In their passionate quest for the true image of the Hebrew god, Bible scholars must have noticed that the word YHWH resembled the Aramaic HYWAH, “animal”. There are traces of this thinking in 'Gnostic' treatises, in which the Hebrew god, Ialdabaoth, together with the other Archons of the planetary spheres, had the form of an animal, especially that of a lion. It was widely believed by Gnostics that the Kosmokrator, the Lord of the World, had the form of a snake. In the Apocryphon of John (NHC 11,1; III, 1; IV,1; BG 8502,2, 10) we read that Ialdabaoth “had the form of a dragon, the face of a lion with fiery eyes darting lightning and flames... and (Sophia) wrapped him in a shining cloud...”. This corresponds exactly to a description of Chnoubis, as does that of the indomitable lion-serpent, to whom however prayers were offered.

We will now examine the Egyptian interpretation of the Gnostic serpent, in the form of the leontocephalous snake Chnoubis/Chnoumis. On gems his name often appears as Chnoumis, undoubtedly because this god was identified with the Egyptian creator god Chnum. In Egypt Chnum was worshipped mainly in Syene as the god of the Nile flood, which began under his influence in the sign of Leo. Furthermore, the vox magica Harponchnoubis is well-attested; it is a variation of Harponchnouphi, a title given to Horus (Har-), in which, clearly, the name of Chnoubis (-chnouphi > -chnoubis) was recognized. Harponchnouphi was also identified with the Agathodaimon, the Egyptian snake with a human head, the Lord of Destiny.

It may well be that a number of magi and amulet wearers perceived Chnoubis as a great Egyptian astral god, but in all probability in other religious spheres his figure was the subject of further speculation, mainly biblical in nature.

The identification of Chnoubis with the Hebrew god explains the title “he who broke (or stifled) the giants”: the divinity of Elephantine, Chnum, was the god who brought the Nile flood, who ruled over water and all liquid elements, and therefore had also sent the Flood. The Bible frequently mentions Yahweh’s dominion over the waters, particularly the Red Sea and the Nile.

One of the oldest beliefs - found in Enochic literature - on which Gnostic doctrine is based has its origin in an interpretation of a passage in Genesis 6.4, which tells the story of the angels, who were the sons of God and had lain with women and generated children; these children destroyed men and spread evil, so that God repented of his creation and sent the Flood. The angels’ children (the Nephilim) are referred to by the term גבור גבר : GiBoR, GiBWR, which indicates a hero or a great man, but is translated in the Septuagint as γίγας, “giant”, when it occurs in the phrase εχείνοι ήσαν οι γίγαντες οι άπ’ αίώνος, which could also be taken to mean “giants born of, or descendants of the Aion”. The Septuagint also translates Nephilim as γίγαντες. The myth of the birth of the giants and their destruction by God flourished to an extraordinary degree in late-Hellenic Judaic literature (especially in the books of Enoch), in Gnosticism and later in Manichaeism. A biblical Gigantomachy in the East was imagined, coinciding with the destruction of the tower of Babel.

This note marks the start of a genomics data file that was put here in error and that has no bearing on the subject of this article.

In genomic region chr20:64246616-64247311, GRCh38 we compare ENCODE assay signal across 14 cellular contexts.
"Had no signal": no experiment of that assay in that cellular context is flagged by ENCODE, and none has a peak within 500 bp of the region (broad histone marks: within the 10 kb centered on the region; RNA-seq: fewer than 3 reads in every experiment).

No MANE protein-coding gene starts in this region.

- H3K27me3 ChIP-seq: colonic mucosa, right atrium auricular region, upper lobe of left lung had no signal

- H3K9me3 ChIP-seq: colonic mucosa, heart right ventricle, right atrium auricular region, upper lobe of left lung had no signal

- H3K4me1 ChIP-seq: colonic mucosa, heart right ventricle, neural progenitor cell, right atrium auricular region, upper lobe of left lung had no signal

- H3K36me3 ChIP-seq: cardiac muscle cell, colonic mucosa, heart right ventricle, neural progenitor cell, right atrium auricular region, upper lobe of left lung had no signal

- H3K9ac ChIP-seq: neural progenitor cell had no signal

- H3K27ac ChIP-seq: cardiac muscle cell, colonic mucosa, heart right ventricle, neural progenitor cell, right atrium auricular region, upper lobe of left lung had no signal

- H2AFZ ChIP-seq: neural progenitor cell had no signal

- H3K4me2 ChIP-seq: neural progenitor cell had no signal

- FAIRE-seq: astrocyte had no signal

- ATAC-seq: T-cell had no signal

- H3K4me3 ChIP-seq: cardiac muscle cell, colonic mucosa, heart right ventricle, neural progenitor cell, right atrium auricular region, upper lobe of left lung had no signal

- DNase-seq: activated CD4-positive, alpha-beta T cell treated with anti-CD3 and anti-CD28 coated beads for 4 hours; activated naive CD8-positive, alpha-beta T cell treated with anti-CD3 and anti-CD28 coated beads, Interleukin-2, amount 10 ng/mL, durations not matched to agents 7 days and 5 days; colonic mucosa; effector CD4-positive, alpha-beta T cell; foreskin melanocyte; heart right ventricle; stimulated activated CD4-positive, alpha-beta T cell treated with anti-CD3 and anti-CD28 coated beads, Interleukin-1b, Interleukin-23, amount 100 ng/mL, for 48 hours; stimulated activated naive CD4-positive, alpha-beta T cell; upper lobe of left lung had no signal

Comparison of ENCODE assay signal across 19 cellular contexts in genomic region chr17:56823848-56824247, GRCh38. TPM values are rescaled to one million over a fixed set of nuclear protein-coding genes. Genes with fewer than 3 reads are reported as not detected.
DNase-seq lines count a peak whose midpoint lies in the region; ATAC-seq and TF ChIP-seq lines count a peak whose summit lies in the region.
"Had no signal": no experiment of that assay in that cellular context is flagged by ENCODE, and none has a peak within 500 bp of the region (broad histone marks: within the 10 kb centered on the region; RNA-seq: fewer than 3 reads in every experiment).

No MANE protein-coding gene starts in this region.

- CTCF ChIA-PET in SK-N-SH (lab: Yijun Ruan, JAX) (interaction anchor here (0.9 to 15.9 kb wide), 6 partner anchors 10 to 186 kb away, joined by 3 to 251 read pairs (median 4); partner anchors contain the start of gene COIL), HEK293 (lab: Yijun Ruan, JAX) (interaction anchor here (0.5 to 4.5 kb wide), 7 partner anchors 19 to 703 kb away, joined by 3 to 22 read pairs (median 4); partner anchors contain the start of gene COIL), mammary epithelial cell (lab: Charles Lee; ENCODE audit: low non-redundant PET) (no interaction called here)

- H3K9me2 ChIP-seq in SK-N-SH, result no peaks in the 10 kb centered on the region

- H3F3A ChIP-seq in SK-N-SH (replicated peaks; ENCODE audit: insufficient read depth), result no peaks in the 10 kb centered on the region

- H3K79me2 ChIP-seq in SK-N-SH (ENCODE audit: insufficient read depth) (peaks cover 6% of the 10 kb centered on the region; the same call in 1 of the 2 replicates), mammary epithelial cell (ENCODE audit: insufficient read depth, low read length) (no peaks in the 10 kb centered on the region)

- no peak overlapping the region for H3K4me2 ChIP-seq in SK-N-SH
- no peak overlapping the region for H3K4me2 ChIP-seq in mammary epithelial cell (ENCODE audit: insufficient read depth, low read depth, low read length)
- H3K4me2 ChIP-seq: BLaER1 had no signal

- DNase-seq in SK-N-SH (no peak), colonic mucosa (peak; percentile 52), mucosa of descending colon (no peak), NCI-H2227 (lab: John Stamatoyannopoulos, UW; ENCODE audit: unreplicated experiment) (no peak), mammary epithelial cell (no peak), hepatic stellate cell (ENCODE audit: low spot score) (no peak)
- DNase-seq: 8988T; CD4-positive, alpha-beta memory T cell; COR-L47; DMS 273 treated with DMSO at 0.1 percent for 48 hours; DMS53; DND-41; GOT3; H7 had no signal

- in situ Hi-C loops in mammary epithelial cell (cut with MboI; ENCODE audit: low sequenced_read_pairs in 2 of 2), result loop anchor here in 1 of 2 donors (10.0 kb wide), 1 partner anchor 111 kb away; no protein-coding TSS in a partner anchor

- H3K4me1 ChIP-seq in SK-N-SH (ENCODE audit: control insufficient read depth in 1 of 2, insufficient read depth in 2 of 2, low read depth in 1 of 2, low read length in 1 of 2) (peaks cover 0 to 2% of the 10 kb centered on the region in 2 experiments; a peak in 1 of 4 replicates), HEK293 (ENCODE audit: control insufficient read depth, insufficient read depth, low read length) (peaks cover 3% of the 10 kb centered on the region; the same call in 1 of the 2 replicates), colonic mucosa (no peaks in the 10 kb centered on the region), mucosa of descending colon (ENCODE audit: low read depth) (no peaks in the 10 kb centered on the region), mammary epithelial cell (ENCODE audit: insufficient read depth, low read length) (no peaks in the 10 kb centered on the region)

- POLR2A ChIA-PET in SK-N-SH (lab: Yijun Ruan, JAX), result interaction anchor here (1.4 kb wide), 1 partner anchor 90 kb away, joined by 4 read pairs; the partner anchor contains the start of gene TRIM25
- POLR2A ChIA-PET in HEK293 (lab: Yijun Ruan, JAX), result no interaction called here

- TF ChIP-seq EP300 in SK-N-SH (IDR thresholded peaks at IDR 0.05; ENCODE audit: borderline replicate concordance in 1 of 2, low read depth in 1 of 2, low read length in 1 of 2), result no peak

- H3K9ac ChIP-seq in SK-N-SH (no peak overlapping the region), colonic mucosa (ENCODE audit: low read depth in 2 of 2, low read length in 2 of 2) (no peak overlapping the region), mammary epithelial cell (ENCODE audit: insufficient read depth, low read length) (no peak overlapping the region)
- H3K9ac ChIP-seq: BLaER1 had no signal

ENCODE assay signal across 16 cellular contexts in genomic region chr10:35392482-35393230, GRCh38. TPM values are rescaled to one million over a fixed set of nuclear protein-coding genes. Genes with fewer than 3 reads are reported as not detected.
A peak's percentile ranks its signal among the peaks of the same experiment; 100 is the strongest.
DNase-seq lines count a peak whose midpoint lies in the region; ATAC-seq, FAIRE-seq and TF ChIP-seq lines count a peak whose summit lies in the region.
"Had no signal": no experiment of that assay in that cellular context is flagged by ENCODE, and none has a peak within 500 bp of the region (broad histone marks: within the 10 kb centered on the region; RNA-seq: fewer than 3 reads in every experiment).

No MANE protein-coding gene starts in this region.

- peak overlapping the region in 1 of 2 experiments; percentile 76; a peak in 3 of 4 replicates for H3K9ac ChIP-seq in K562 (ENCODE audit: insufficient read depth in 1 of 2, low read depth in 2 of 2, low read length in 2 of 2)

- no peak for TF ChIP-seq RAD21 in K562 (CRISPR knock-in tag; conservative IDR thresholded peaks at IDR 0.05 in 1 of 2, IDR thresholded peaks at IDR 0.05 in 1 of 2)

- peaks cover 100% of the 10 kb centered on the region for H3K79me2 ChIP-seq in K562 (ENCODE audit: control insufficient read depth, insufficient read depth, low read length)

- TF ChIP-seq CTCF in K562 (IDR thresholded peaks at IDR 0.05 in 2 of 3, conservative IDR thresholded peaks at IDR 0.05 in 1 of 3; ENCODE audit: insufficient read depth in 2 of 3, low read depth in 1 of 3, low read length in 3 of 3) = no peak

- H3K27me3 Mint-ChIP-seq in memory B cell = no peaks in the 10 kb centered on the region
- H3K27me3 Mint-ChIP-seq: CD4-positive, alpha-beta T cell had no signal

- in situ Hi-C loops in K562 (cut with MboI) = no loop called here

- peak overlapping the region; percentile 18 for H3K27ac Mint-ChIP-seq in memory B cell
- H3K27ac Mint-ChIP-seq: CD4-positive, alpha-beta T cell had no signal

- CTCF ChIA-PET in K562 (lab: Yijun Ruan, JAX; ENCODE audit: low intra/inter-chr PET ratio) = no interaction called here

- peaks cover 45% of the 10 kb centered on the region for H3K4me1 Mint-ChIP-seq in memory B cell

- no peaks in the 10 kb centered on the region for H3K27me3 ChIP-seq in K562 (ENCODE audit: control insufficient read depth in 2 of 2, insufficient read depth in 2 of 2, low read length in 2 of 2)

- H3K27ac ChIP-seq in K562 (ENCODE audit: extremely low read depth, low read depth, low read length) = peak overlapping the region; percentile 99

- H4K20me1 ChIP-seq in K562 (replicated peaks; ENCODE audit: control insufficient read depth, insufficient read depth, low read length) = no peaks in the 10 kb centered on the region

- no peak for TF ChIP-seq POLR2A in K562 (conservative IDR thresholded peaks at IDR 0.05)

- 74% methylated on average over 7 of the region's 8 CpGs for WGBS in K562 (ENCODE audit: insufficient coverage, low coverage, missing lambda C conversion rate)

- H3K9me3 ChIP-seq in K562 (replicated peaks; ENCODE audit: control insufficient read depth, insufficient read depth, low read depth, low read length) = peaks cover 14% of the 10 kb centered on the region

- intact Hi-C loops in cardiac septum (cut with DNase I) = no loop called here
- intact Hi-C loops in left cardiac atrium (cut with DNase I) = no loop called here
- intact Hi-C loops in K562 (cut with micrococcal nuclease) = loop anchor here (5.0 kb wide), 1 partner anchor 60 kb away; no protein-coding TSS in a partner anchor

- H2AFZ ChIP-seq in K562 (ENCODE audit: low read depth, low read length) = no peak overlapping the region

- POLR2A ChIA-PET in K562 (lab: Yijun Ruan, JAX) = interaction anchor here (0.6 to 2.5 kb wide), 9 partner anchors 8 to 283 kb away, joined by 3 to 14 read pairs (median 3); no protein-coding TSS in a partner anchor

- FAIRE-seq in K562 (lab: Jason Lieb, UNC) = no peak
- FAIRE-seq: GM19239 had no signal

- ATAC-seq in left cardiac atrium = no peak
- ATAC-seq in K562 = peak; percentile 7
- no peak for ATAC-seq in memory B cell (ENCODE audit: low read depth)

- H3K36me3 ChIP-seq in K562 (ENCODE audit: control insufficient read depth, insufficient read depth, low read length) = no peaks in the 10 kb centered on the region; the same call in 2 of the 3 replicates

... the destroyer of giants was the god with the form of a snake. As we have read in the passage from Irenaeus describing Ophitic doctrine, in which the heresiologist asserts that the serpent, son of Ialdabaoth, but also an instrument of the divine Mother, introduced Adam and Eve to gnosis in the Garden of Eden, so that Jaldabaoth was angered and drove out the first men and also the serpent ...

In the Ophite myth the Serpent surrounded himself with demons, his children, and caused harm to humankind. He was, therefore, the Devil, according to Irenaeus. In the speculations of Hebraizing magi sympathetic to Ophite ideas and worshippers of Chnoubis, the repentant creator of the Bible became the serpent that “broke and stifled” the giants, who were the angels’ children. In Gnostic texts the serpent is the creator’s disobedient son, while in Judeo-Egyptian doctrine Chnoubis is the creator himself, who sent the Flood to destroy the whole of creation, except for the few righteous men, by water.



§ 54. The snake-headed god

One category of magical gems, on which very little research has been done, depicts a snake-like god with human legs. It is linked through the accompanying inscriptions to Aberamentho, a name that some 'Gnostic' groups - as we shall see - gave to Jesus Christ. We know of two iconographic variations on this serpentiform god. In one (on four gems) the god has a man’s legs and a snake’s upper body, while in the other variation, in an Egyptianizing style (on 8 or 9 gems), the same god has a man’s form and is wielding an ankh and a was sceptre; or is sitting on a throne and has a snake’s neck and head, in two cases with long hair. On one gem with the first type of iconography, he [Aberamentho] is standing on a cosmic globe and identified with Iao and the Agathodaimon, the Alexandrian snake-lord of destiny. This god is also depicted in some ancient Egyptian bronzes and a papyrus in the act of adoring the sun god.

The gems with the second type of iconography were produced in Egypt and incorporate Egyptian mythology, since the god appears beside Harpocrates on the solar barque or in an attitude of adoration with the baboon.

In both iconographies we find the words Ρψφ and Αερθεμινω. The latter is an attribute of Seth and is accompanied by the logos Αβεραμενθω [Aberamentho], which appears on the reverse of a gem with the second type of iconography. This is a palindromic logos, and is pronounced Αβεραμενθωουλερθεξεθρελνοωθνεμαρεβα; it starts with Αβεραμενθω, a word formed from Αβερ(ρ) and Αμενθ(ω), in which
Amenth- indicates the West and the kingdom of the dead in Egyptian thinking.

§57. Jesus Aberamentho

In the Gnostic treatise Pistis Sophia Αβεραμενθω is identified with Jesus. It is unlikely that the author of the Pistis Sophia intended to link Jesus through that magic name to the world of the dead, Amente, in referring to his descent into Hell. By using the name Aberamentho the author attributed to Jesus all the theological concepts encapsulated in the palindrome: he was the sun god who manifests himself in various forms in the four sectors of the cosmos, according to a doctrine also held by the Peratae. Besides, in the Pistis Sophia among the ‘barbaric’ words uttered by Jesus to the Father, we find “Zakourax Akouris”, which are the well-known magical voces meaning “pure light” and “flow of light.”

Moreover, in the Pistis Sophia Christ also pronounces the vox magica ΘωβαρραΒαυ, which recurs in various magical documents and in Hebrew means “the deposit is good”. Probably the author intended to make him invoke the Holy Spirit, which St Paul described as the “earnest” given by God to humankind.

To conclude, Jesus was merged with the magical Egyptianizing god known as Aberamentho because he was a serpentiform god residing in the celestial pole in the extreme North, and was also a solar deity.